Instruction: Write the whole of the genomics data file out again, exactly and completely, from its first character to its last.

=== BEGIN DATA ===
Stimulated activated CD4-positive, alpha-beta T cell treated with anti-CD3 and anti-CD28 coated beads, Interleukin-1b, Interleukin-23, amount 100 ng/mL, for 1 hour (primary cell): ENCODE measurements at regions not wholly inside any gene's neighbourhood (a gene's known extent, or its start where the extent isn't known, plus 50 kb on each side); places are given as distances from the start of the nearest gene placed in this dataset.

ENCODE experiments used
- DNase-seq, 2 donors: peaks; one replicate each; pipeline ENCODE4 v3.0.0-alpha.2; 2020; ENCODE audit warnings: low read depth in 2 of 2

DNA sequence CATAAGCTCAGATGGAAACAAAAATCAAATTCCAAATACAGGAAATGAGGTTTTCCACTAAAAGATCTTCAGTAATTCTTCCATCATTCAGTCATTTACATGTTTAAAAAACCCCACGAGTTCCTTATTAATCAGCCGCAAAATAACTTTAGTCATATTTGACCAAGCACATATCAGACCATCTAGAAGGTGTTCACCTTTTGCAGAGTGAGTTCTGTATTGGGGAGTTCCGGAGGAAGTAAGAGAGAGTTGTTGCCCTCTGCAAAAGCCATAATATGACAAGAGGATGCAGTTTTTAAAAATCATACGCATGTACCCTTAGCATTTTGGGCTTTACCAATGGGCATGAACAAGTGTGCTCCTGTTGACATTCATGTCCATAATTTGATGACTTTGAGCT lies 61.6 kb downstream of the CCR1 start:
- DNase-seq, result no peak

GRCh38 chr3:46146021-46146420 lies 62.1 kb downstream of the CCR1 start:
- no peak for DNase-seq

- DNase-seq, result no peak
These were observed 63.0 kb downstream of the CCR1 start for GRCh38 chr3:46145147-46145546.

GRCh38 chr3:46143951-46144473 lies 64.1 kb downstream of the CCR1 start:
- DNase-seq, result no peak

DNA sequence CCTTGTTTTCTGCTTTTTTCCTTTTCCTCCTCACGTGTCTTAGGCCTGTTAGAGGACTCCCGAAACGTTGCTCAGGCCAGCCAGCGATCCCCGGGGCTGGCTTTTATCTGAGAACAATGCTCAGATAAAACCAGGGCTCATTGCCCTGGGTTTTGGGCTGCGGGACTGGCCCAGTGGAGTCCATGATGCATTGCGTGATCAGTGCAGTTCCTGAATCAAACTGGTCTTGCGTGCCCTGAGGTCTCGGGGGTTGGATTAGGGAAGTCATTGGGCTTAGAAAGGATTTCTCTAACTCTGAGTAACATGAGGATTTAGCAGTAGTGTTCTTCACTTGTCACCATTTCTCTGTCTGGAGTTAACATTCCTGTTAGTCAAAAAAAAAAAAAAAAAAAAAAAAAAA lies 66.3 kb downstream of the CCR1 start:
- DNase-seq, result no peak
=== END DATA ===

Stimulated activated CD4-positive, alpha-beta T cell treated with anti-CD3 and anti-CD28 coated beads, Interleukin-1b, Interleukin-23, amount 100 ng/mL, for 1 hour (primary cell): ENCODE measurements at regions not wholly inside any gene's neighbourhood (a gene's known extent, or its start where the extent isn't known, plus 50 kb on each side); places are given as distances from the start of the nearest gene placed in this dataset.

ENCODE experiments used
- DNase-seq, 2 donors: peaks; one replicate each; pipeline ENCODE4 v3.0.0-alpha.2; 2020; ENCODE audit warnings: low read depth in 2 of 2

DNA sequence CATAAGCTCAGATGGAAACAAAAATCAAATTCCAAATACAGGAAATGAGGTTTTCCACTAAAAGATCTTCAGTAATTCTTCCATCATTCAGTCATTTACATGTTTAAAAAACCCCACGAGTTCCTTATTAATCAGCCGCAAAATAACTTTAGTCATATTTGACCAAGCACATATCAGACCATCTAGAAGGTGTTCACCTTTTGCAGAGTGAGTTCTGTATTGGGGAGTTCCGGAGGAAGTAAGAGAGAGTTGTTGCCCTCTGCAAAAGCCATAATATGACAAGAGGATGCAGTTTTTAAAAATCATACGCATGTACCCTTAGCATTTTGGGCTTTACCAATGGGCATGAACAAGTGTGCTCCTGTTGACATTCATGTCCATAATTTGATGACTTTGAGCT lies 61.6 kb downstream of the CCR1 start:
- DNase-seq, result no peak

GRCh38 chr3:46146021-46146420 lies 62.1 kb downstream of the CCR1 start:
- no peak for DNase-seq

- DNase-seq, result no peak
These were observed 63.0 kb downstream of the CCR1 start for GRCh38 chr3:46145147-46145546.

GRCh38 chr3:46143951-46144473 lies 64.1 kb downstream of the CCR1 start:
- DNase-seq, result no peak

DNA sequence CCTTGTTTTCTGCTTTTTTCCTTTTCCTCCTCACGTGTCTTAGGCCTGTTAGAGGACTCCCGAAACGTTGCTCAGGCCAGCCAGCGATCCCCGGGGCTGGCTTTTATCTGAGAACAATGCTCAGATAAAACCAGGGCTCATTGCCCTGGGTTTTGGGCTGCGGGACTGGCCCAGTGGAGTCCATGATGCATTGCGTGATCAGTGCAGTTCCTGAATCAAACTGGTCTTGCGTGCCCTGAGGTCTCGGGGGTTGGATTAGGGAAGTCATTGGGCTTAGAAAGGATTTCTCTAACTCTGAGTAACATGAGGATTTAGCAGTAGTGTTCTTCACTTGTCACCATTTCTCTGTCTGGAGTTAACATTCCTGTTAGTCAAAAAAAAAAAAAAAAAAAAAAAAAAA lies 66.3 kb downstream of the CCR1 start:
- DNase-seq, result no peak